I suggest converting the complete list to a std::map<std::string, std::string> and handling errors there. Once you have that map you can easily use STL functionality to get your values and use the usual checks to find out if a value exists.

You are converting QString to QVariant in your loop. Why not just hand out the string and let the caller decide what to do with it?

Once your function is finished, you should remove the debug statement.

Also: from your question it sounds as if the API is fixed and cannot be changed. However, returning a list with even length to avoid building a map is a really bad design decision and should be changed. Maybe you have a chance of changing this.

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  • \$\begingroup\$ Ideally you want to avoid having either a list or a map, and just have the API return a struct that contains all the information. But unfortunately you sometimes have no control over the libraries you have to use. \$\endgroup\$
    – G. Sliepen
    Commented Jul 22, 2022 at 6:18
  • \$\begingroup\$ Well sadly I can not change the API, because it actually comes from a DBUS message where under the hood is just array of strings. \$\endgroup\$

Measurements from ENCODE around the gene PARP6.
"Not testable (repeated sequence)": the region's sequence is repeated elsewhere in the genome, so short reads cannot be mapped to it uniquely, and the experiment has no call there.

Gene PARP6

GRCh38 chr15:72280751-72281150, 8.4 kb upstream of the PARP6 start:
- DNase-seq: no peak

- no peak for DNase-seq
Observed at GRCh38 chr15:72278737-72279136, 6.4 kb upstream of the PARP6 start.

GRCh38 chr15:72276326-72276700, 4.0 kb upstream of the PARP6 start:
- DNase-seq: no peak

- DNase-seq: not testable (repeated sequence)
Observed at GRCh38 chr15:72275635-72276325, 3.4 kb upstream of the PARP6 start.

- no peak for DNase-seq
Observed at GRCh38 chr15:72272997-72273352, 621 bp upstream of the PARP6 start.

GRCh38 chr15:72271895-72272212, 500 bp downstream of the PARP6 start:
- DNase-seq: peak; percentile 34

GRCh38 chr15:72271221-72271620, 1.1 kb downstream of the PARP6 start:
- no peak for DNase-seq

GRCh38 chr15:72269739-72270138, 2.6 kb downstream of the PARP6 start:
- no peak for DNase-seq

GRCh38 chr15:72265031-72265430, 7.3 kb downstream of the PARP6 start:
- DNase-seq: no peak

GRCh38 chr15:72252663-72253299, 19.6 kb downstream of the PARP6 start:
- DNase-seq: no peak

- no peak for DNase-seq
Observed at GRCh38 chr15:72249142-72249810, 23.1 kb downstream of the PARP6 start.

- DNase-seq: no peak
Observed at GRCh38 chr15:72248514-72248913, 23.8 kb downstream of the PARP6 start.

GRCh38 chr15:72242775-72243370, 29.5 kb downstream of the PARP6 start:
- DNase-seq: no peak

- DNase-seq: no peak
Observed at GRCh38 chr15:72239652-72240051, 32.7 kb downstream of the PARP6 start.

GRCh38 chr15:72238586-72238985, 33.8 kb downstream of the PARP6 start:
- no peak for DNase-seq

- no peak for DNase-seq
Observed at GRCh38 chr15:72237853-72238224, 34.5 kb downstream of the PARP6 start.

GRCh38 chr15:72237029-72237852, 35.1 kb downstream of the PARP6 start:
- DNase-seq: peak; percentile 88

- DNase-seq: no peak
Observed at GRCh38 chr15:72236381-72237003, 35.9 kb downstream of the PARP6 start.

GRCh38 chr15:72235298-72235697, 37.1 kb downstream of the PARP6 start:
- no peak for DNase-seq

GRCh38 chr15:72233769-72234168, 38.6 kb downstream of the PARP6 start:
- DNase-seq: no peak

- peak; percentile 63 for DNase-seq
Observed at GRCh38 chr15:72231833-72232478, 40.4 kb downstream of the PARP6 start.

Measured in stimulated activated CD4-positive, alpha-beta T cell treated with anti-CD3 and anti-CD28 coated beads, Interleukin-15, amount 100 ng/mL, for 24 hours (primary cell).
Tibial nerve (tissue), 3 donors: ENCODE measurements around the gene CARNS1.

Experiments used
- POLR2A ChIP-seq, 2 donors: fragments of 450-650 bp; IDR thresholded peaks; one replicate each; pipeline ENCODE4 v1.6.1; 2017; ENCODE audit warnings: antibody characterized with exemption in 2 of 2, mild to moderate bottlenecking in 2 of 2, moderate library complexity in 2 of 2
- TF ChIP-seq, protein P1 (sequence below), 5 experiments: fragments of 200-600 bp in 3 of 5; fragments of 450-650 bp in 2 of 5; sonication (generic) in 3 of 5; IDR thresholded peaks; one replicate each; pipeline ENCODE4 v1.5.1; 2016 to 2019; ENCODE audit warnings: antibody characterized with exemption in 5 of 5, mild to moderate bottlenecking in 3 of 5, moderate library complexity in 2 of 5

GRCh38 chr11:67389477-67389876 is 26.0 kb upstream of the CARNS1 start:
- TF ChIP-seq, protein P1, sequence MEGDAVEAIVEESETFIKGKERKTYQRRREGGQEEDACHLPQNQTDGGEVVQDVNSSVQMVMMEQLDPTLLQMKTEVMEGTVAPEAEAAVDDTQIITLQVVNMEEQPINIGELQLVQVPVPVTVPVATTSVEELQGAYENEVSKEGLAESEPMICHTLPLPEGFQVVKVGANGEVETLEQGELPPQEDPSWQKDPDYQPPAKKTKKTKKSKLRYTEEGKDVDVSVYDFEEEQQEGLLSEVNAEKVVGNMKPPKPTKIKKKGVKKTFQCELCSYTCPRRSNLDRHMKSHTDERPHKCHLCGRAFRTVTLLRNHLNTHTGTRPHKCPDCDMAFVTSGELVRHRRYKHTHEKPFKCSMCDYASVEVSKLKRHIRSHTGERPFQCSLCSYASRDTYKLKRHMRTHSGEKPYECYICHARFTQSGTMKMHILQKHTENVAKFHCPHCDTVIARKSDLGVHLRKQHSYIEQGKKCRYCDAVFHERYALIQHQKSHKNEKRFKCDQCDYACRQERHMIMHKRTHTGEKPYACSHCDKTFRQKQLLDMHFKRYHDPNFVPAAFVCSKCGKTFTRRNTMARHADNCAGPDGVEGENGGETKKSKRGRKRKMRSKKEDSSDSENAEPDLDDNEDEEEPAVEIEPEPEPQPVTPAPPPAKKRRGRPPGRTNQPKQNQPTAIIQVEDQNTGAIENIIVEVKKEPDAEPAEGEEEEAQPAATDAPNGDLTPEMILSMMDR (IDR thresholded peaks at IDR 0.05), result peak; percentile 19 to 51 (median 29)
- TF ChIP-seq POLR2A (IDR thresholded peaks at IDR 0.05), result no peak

– DEKKER
    Commented Jul 22, 2022 at 10:12
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Are the keys always in the same order?

You mention an API that delivers data as a QStringList. Do you know if the keys are always in the same order in that list? If so, you don't need to scan the list to find a matching key, you can just use its index in the list. Note that you should only rely on this if the API guarantees the order, or if you have some control over the code that produces the list and can ensure the order.

Don't return a variant

If the list would store values already in a variant, then it would be fine to return that varant in getValueByKey(). But since the list only contains strings, converting to and from a variant adds unnecessary overhead. Consider making functions that return the desired type immediately: getStringByKey(), getIntByKey(), and so on. It could be implemented like so:

const QString& getStringByKey(const QStringList& list, const QString& key) {
    if (auto index = list.indexOf(key); index != -1) {
        return list[index];
    } else {
        // Handle error here
    }
}

const int getIntByKey(const QStringList& list, const QString& key) {
    return getStringByKey(list, key).toInt();
}

Handling non-existing keys

There are several ways to handle it. If it is exceptional that a key does not exist (for example, because the API guarantees it should), consider throwing an exception. This way you don't have to deal with returning a value that indicates the key doesn't exist.